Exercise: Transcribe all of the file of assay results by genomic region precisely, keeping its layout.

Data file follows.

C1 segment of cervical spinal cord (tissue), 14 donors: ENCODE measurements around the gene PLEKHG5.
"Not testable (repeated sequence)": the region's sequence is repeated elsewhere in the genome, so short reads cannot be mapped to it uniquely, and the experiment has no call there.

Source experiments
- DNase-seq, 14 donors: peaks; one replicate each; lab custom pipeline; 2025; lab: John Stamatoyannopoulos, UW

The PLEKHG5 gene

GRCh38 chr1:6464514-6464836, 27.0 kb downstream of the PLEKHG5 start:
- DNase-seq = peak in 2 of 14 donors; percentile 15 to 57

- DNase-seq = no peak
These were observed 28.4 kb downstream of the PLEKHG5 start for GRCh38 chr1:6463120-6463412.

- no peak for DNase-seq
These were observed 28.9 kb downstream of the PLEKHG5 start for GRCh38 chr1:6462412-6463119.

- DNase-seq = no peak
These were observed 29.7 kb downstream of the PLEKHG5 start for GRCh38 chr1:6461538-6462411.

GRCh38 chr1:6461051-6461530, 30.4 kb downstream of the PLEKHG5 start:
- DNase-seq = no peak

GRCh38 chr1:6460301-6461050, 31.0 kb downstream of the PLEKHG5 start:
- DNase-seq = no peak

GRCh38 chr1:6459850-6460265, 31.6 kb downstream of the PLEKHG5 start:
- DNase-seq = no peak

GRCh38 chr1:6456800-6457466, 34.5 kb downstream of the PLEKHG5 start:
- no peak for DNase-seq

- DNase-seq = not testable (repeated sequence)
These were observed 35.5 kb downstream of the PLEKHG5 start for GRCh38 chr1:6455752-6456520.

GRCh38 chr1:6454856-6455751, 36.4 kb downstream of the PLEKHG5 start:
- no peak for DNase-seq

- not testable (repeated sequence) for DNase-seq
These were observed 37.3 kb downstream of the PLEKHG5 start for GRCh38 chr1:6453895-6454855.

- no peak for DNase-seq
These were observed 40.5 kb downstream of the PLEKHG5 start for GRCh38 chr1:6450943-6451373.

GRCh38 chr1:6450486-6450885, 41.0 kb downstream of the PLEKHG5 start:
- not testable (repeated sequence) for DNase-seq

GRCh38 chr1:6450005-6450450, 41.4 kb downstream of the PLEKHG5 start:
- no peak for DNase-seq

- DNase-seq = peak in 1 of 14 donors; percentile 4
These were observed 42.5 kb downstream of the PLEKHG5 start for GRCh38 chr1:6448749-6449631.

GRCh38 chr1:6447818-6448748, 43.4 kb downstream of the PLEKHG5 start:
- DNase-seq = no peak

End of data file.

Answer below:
C1 segment of cervical spinal cord (tissue), 14 donors: ENCODE measurements around the gene PLEKHG5.
"Not testable (repeated sequence)": the region's sequence is repeated elsewhere in the genome, so short reads cannot be mapped to it uniquely, and the experiment has no call there.

Source experiments
- DNase-seq, 14 donors: peaks; one replicate each; lab custom pipeline; 2025; lab: John Stamatoyannopoulos, UW

The PLEKHG5 gene

GRCh38 chr1:6464514-6464836, 27.0 kb downstream of the PLEKHG5 start:
- DNase-seq = peak in 2 of 14 donors; percentile 15 to 57

- DNase-seq = no peak
These were observed 28.4 kb downstream of the PLEKHG5 start for GRCh38 chr1:6463120-6463412.

- no peak for DNase-seq
These were observed 28.9 kb downstream of the PLEKHG5 start for GRCh38 chr1:6462412-6463119.

- DNase-seq = no peak
These were observed 29.7 kb downstream of the PLEKHG5 start for GRCh38 chr1:6461538-6462411.

GRCh38 chr1:6461051-6461530, 30.4 kb downstream of the PLEKHG5 start:
- DNase-seq = no peak

GRCh38 chr1:6460301-6461050, 31.0 kb downstream of the PLEKHG5 start:
- DNase-seq = no peak

GRCh38 chr1:6459850-6460265, 31.6 kb downstream of the PLEKHG5 start:
- DNase-seq = no peak

GRCh38 chr1:6456800-6457466, 34.5 kb downstream of the PLEKHG5 start:
- no peak for DNase-seq

- DNase-seq = not testable (repeated sequence)
These were observed 35.5 kb downstream of the PLEKHG5 start for GRCh38 chr1:6455752-6456520.

GRCh38 chr1:6454856-6455751, 36.4 kb downstream of the PLEKHG5 start:
- no peak for DNase-seq

- not testable (repeated sequence) for DNase-seq
These were observed 37.3 kb downstream of the PLEKHG5 start for GRCh38 chr1:6453895-6454855.

- no peak for DNase-seq
These were observed 40.5 kb downstream of the PLEKHG5 start for GRCh38 chr1:6450943-6451373.

GRCh38 chr1:6450486-6450885, 41.0 kb downstream of the PLEKHG5 start:
- not testable (repeated sequence) for DNase-seq

GRCh38 chr1:6450005-6450450, 41.4 kb downstream of the PLEKHG5 start:
- no peak for DNase-seq

- DNase-seq = peak in 1 of 14 donors; percentile 4
These were observed 42.5 kb downstream of the PLEKHG5 start for GRCh38 chr1:6448749-6449631.

GRCh38 chr1:6447818-6448748, 43.4 kb downstream of the PLEKHG5 start:
- DNase-seq = no peak